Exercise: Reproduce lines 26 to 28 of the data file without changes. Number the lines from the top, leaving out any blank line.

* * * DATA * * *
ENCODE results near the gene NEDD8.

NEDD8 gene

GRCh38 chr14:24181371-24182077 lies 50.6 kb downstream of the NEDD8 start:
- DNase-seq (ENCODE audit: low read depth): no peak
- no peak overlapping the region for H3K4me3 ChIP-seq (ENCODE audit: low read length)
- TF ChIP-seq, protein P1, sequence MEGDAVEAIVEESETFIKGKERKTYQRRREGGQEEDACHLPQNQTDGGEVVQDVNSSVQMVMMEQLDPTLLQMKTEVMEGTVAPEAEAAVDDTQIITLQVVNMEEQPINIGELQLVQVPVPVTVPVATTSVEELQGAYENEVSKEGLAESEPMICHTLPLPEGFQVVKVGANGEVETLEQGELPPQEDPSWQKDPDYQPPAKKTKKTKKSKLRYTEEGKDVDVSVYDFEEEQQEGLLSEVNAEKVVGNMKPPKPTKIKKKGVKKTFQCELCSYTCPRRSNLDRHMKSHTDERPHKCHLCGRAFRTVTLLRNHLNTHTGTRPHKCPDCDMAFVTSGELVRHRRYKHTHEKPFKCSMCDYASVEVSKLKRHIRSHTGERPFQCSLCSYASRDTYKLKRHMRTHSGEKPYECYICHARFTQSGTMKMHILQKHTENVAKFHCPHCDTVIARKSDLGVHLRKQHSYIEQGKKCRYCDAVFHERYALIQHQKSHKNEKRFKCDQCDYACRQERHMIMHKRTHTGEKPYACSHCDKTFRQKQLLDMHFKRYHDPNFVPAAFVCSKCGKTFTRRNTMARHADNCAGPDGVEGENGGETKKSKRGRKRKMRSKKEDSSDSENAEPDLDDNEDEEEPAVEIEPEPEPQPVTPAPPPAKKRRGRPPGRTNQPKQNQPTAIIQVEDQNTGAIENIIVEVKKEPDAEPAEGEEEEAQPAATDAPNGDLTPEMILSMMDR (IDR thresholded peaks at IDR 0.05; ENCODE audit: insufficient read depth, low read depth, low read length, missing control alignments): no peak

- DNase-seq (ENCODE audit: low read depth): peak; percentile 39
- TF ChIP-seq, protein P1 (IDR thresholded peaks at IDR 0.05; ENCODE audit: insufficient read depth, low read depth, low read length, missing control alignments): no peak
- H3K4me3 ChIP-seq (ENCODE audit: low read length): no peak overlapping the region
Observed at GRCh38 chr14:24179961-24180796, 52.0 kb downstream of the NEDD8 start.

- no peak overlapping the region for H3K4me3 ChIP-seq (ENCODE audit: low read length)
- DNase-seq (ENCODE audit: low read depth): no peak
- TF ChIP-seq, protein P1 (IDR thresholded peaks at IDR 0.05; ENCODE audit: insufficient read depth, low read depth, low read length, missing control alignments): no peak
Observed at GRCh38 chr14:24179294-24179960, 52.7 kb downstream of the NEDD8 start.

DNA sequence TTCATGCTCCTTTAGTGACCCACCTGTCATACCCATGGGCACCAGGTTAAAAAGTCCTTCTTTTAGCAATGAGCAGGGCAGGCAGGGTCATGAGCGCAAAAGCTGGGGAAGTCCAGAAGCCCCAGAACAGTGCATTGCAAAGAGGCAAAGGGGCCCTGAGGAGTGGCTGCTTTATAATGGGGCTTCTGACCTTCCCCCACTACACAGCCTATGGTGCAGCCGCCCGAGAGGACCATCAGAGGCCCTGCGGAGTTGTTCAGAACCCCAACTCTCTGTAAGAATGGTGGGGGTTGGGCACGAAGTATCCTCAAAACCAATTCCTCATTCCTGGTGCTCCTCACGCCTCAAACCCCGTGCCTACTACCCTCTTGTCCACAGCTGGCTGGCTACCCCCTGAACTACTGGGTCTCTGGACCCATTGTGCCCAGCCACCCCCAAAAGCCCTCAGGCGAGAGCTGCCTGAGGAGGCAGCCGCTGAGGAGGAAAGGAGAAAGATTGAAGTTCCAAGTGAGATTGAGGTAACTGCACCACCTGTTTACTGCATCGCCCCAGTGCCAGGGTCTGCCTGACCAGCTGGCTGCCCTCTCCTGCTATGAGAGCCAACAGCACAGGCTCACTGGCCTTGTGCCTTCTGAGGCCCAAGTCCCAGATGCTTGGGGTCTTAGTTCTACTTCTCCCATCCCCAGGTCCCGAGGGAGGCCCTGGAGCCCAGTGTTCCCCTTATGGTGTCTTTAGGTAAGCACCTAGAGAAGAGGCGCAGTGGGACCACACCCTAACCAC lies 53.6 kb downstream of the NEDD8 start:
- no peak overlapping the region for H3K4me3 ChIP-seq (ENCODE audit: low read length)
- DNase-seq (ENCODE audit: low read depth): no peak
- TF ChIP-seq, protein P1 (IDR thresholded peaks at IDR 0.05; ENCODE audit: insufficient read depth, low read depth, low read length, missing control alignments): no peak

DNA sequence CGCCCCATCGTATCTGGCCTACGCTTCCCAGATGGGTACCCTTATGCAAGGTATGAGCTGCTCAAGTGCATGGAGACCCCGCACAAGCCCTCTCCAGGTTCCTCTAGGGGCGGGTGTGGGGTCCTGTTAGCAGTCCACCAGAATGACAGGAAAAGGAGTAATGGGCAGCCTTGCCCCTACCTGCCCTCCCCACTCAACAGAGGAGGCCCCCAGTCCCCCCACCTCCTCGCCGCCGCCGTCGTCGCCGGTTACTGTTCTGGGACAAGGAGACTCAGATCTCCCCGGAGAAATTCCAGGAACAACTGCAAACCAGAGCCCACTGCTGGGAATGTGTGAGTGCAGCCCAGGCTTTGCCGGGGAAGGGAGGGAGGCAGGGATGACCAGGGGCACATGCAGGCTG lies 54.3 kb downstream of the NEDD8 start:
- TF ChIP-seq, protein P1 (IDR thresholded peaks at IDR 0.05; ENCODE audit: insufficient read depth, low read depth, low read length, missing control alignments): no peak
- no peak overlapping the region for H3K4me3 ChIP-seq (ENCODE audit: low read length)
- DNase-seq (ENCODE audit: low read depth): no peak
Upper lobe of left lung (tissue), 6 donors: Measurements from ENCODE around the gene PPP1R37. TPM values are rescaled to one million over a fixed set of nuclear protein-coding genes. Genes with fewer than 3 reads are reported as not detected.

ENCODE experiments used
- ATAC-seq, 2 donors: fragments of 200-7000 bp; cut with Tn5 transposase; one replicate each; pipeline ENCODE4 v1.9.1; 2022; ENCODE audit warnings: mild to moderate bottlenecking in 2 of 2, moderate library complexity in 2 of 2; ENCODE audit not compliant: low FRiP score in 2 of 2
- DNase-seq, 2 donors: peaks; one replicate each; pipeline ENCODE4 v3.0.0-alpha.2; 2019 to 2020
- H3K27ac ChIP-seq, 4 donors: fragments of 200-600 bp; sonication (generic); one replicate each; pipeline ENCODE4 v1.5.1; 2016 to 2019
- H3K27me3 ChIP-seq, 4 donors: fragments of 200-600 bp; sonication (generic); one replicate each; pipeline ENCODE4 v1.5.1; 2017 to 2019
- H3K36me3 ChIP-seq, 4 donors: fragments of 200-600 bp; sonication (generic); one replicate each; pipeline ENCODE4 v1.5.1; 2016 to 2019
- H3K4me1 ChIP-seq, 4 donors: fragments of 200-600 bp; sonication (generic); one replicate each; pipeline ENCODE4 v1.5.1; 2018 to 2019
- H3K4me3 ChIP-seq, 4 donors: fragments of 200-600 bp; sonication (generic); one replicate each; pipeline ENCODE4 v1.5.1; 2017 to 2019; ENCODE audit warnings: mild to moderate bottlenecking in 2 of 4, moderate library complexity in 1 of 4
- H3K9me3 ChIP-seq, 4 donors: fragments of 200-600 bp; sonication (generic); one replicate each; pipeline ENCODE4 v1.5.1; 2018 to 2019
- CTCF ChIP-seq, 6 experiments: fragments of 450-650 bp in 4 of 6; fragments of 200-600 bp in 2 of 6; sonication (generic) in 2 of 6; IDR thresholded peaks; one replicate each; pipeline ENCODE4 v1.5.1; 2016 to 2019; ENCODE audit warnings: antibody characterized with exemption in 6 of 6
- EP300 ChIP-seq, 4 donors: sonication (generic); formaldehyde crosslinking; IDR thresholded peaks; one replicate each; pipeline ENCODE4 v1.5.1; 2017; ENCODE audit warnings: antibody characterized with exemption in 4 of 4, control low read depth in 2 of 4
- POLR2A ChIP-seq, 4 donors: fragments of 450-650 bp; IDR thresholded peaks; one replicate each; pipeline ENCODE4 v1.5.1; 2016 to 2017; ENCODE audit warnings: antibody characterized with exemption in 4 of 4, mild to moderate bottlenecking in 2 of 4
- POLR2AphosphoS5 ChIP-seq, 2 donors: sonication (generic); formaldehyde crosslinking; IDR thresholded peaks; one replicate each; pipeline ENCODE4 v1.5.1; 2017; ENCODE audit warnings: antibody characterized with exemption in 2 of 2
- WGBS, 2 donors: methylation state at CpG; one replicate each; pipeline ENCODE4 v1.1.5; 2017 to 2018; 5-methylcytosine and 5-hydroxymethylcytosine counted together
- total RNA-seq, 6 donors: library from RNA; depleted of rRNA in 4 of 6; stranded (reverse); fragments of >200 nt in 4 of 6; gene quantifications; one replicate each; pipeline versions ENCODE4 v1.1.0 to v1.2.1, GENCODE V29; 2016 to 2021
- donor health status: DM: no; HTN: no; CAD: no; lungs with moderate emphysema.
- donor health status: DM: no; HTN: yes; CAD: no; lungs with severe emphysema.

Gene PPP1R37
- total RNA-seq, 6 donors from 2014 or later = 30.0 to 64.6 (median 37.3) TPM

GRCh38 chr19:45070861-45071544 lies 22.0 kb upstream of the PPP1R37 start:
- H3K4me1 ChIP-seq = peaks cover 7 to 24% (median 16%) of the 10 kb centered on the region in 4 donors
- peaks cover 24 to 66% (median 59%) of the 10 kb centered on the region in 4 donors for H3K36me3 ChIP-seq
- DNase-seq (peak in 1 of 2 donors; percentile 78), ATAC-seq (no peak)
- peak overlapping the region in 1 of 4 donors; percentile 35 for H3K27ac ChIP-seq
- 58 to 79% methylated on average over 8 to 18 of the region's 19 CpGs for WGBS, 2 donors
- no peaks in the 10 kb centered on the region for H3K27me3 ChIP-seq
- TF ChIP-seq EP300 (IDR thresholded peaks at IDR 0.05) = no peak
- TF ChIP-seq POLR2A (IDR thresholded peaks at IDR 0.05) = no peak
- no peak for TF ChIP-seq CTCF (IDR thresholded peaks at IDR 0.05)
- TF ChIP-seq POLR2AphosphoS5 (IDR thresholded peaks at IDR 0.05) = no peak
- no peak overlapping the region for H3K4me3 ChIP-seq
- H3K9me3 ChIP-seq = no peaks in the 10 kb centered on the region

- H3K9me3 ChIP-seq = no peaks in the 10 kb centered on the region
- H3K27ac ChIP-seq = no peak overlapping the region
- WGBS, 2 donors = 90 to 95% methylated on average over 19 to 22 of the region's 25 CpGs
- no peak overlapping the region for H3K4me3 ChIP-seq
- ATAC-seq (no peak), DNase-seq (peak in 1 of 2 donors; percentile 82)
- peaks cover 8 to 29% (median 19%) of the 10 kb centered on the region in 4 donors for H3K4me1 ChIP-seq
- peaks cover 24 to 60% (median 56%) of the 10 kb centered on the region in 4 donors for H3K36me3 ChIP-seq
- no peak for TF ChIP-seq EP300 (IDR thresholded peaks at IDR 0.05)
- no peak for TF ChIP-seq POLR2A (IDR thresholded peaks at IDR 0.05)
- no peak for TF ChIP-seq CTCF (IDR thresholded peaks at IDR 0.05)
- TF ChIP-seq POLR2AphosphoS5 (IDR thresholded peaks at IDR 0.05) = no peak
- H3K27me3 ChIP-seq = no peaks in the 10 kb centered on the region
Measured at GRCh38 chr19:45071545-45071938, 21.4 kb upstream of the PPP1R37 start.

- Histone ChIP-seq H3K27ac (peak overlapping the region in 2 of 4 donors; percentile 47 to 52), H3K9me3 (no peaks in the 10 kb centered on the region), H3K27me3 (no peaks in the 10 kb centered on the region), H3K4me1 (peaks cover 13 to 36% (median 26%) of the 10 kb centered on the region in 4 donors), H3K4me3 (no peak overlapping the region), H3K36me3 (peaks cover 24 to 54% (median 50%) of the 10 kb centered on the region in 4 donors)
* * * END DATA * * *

- DNase-seq, 2 donors: peaks; one replicate each; pipeline ENCODE4 v3.0.0-alpha.2; 2019 to 2020
- H3K27ac ChIP-seq, 4 donors: fragments of 200-600 bp; sonication (generic); one replicate each; pipeline ENCODE4 v1.5.1; 2016 to 2019
- H3K27me3 ChIP-seq, 4 donors: fragments of 200-600 bp; sonication (generic); one replicate each; pipeline ENCODE4 v1.5.1; 2017 to 2019